How to major in literature and still love reading

If you’re new to this blog then hi and welcome! If you’ve been hanging around for a while then you probably know that my current occupation is: student of literature and writing. Going into the second week of this semester, I thought I’d share my thoughts on studying literature while still being able to enjoy reading (because sometimes that can be hard).

Some people, when talking about occupations, say that you should ‘do what you love’ while others opt for a different route and do something they like and save what they love for their free time (so as not to end up hating something you used to love because you do it all the time).

I hope I’m making sense because I’m already confusing myself.

When I tell people that I study literature, they often ask me if I get tired of reading. Well, I don’t. Not really. I can get temporarily bored of a particular genre, but I never stop reading. In fact, I  read more books during the semester than when I’m on holidays. I use the books and stories I’m interested in as an escape from the often tediousness of studying literature with a capital ‘L’. Although, through many of my writing courses I get to read a variety of books including YA and historical fiction (my favourites) and I really enjoy studying them and seeing how they work and what exactly I like so much about them.

This semester, I am taking a course in Shakespeare (scary, I know), Australian Literature (with a capital ‘L’) and I am doing a major writing project where alongside a few mandatory book we are REQUIRED to read the genres that we are interested in writing—and who wouldn’t love that? It is going to be a lot of work and that intimidates me, but I know I’m going to be fine because although it is stressful and time consuming,

I’ll be doing what I love.

Unfortunately, even though I plan to continue reading my own books as well as reviewing books for publishers I feel that my blog may become a little neglected over the coming months. I’ll still most definitely be around on social media but my blogging (especially strictly scheduled blogging like I usually do) will be taking a bit of a breather and posts will be less frequent and sporadic. But seriously, have you seen my reading list? No? Well, here it is:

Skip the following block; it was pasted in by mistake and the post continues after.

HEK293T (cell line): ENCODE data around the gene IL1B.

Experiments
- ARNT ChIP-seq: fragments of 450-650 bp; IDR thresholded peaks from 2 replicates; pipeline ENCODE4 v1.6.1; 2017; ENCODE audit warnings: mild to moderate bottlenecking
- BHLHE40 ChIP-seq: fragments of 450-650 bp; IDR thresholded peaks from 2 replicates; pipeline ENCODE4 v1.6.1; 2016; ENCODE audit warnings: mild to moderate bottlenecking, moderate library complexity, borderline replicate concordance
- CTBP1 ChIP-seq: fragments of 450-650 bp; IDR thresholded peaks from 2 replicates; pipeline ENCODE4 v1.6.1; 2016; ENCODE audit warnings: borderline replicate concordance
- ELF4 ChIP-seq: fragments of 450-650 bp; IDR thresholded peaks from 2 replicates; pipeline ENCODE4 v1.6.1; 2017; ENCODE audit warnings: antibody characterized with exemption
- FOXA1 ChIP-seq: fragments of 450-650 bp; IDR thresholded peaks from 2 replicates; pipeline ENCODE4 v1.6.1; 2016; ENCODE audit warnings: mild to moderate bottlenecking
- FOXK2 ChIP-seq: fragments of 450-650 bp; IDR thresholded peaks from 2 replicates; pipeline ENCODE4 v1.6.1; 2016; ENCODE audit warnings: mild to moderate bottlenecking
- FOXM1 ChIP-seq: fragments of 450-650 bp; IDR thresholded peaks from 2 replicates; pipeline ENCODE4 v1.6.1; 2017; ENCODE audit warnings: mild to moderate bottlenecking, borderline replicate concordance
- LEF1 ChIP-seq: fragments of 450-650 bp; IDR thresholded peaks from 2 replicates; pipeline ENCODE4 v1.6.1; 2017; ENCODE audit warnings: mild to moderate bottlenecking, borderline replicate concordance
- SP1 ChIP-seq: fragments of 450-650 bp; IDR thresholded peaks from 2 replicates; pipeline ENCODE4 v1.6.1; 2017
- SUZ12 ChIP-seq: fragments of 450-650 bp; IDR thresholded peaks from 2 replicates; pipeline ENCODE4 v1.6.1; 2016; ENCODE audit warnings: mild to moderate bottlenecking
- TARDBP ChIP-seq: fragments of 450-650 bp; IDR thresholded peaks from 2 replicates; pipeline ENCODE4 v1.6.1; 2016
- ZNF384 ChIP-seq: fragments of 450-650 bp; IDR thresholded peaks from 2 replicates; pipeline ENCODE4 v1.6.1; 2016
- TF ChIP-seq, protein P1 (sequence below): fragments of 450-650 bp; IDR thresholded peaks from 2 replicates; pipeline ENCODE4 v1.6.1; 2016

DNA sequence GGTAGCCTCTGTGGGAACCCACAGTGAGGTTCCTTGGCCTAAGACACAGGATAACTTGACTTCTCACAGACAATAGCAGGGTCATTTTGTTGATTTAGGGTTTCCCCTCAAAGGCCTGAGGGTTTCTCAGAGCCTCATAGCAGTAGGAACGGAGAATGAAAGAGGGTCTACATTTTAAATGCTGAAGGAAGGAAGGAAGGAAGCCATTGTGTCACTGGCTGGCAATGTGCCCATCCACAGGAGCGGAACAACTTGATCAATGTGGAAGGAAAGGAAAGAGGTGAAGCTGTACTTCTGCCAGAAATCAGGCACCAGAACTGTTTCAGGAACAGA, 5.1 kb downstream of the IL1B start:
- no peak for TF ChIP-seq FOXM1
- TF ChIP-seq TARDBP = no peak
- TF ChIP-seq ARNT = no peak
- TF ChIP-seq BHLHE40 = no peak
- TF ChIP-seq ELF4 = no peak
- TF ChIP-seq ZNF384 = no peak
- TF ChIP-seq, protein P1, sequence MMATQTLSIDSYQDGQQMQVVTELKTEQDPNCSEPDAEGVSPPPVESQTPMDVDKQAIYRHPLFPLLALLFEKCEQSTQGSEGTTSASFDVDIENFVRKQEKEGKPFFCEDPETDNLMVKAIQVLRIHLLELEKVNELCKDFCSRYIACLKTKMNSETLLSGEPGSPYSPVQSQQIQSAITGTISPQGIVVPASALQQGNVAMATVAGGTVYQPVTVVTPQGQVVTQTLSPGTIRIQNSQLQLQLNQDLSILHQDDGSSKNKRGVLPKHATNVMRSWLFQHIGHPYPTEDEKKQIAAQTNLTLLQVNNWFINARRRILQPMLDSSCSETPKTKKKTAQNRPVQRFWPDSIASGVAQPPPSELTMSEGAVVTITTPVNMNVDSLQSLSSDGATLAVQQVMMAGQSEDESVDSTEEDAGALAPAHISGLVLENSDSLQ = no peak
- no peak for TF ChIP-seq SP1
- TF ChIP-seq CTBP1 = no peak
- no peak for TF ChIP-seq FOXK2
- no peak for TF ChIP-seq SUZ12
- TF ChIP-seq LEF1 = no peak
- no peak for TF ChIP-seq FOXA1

• Behind the Moon by Hsu-Ming Teo
  • The Swan Book by Alexis Wright
  • Five Bells by Gail Jones
  • Foal’s Bread by Gillian Mears
  • Freddy Neptune by Les Murray
  • Dead Europe by Christos Tsiolkas
  • The Passage by Justin Cronin
  • The Mandibles: A Family, 2029-2047 by Lionel Shriver
  • Bad Behaviour by Rebecca Starford
  • Tamburlaine The Great: Part 1 by Christopher Marlowe
  • Sejanus, His Fall by Ben Johnson
  • The Changeling by Thomas Middleton and William Rowley
  • Titus Andronicus by William Shakespeare
  • Twelfth Night by William Shakespeare
  • Julius Caesar by William Shakespeare
  • Measure for Measure by William Shakespeare
  • Othello by William Shakespeare
  • Macbeth by William Shakespeare
  • Antony and Cleopatra by William Shakespeare

And that’s not including my own research and other weekly set readings. Lucky I only have class two days a week!

lol jks my whole degree is pretty much self-directed learning and I study every day of the week

Being a reader and studying literature is hard.

So whether you’re in high school English or looking to go down the same path as me my advice is: read widely. If you do this, you won’t feel as bored or trapped by what you are reading.


4 thoughts on “How to major in literature and still love reading

  1. I couldn’t agree more that it’s so important to keep reading outside the required texts in an English/creative writing degree. I found that the courses I took as an undergrad gave me a really solid foundation in the history and evolution of western lit. and taught me how to read critically, but I came out of my degree feeling as though I had a good base from which to direct my future reading rather than that I’d already covered all the classics. Does that make sense? I went on to do my PhD and I tried to read at least fifty non-thesis related books each year while I was studying so that I didn’t end up locked into one narrow sub-genre, and I found that a huge help when I finally graduated.

    Liked by 1 person

    • That definitely makes sense! I’m trying to read one non-study related book to one/two required reads and it seems to be working alright so far. Luckily last semester I didn’t have any full books to read so I made the most of my time attempting to reduce my ever-growing TBR.


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